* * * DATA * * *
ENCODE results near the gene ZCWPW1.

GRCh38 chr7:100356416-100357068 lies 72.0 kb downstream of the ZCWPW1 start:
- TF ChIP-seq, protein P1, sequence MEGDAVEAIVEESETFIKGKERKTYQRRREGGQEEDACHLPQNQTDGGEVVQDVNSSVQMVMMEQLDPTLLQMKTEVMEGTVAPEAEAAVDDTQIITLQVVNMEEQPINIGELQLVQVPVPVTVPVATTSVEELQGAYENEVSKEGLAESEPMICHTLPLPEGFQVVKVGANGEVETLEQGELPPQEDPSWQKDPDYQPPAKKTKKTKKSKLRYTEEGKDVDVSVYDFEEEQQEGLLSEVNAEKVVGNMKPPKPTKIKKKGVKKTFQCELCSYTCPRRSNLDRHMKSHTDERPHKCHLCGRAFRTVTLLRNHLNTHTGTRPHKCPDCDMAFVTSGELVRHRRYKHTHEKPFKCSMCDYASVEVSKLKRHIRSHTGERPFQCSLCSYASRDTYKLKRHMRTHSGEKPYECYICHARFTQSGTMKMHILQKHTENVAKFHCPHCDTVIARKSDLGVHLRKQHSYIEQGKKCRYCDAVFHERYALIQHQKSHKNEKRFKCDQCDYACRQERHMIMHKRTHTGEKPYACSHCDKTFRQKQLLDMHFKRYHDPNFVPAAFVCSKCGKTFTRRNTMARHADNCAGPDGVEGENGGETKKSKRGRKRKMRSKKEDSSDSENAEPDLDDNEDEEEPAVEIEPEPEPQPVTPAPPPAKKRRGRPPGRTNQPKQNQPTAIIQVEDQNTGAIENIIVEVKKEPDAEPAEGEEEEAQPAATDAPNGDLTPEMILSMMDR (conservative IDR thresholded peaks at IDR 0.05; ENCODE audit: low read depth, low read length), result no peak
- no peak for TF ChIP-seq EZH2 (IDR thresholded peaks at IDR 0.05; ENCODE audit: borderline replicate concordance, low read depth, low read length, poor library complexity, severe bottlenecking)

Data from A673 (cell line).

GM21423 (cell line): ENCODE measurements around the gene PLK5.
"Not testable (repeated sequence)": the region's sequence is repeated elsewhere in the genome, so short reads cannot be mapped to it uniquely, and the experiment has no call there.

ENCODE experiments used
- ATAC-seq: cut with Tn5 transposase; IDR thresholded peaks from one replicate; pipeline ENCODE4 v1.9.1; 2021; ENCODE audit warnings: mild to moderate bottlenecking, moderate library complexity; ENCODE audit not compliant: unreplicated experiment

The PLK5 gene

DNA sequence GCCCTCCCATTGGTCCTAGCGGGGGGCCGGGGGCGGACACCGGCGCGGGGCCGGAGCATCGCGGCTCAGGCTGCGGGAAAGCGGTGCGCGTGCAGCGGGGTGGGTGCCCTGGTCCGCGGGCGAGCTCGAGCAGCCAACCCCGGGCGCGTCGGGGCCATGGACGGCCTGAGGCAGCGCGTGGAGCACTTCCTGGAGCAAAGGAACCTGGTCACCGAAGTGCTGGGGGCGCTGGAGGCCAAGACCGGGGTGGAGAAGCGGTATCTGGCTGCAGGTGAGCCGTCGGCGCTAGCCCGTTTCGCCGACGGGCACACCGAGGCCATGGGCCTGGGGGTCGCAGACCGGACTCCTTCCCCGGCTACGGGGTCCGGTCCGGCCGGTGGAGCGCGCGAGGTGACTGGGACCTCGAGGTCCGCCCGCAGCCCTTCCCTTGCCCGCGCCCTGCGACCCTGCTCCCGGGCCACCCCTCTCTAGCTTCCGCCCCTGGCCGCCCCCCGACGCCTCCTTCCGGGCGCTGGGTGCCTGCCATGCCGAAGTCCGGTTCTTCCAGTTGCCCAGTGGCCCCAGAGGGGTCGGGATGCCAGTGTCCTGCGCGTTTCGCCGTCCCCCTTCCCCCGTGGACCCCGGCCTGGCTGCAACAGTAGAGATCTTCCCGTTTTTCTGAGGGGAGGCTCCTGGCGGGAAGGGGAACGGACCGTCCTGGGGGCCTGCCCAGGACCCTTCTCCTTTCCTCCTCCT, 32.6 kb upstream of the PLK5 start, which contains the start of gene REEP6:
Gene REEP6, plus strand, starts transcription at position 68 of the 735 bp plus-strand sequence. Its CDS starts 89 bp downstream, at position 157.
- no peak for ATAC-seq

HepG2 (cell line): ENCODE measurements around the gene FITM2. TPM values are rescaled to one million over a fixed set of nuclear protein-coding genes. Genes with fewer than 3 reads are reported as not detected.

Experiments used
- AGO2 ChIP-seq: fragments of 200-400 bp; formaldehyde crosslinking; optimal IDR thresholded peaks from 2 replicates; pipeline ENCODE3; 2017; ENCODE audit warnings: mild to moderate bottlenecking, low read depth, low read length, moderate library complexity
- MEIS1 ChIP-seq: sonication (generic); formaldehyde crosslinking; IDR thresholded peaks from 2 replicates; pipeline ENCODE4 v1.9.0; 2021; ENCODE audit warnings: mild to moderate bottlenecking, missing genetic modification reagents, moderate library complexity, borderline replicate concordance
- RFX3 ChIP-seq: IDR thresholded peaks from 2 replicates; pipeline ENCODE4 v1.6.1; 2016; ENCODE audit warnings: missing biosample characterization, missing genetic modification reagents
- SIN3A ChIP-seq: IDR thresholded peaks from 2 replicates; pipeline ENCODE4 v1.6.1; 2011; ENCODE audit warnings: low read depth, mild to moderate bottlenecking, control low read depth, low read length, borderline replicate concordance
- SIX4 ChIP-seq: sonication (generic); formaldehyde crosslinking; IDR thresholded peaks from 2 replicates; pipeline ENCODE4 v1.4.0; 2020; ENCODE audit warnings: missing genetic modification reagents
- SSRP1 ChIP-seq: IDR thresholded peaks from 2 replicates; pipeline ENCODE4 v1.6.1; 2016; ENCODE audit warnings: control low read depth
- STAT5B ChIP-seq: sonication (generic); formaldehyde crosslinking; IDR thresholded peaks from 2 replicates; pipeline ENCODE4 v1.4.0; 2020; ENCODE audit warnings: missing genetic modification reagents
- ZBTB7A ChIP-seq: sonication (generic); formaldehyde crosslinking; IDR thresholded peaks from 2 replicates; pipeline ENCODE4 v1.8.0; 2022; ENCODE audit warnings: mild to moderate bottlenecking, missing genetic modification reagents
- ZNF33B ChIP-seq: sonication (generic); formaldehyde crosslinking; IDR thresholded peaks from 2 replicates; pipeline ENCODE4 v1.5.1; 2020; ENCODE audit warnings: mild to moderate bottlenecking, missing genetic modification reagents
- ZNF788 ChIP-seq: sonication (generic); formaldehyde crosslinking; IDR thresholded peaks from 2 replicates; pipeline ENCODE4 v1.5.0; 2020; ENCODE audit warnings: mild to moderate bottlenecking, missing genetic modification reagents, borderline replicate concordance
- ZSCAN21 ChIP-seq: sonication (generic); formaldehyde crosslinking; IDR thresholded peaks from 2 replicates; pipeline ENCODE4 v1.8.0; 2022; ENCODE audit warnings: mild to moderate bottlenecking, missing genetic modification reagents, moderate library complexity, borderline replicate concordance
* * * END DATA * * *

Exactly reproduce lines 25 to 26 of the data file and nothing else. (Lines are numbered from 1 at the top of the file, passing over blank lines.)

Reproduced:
- ZNF788 ChIP-seq: sonication (generic); formaldehyde crosslinking; IDR thresholded peaks from 2 replicates; pipeline ENCODE4 v1.5.0; 2020; ENCODE audit warnings: mild to moderate bottlenecking, missing genetic modification reagents, borderline replicate concordance
- ZSCAN21 ChIP-seq: sonication (generic); formaldehyde crosslinking; IDR thresholded peaks from 2 replicates; pipeline ENCODE4 v1.8.0; 2022; ENCODE audit warnings: mild to moderate bottlenecking, missing genetic modification reagents, moderate library complexity, borderline replicate concordance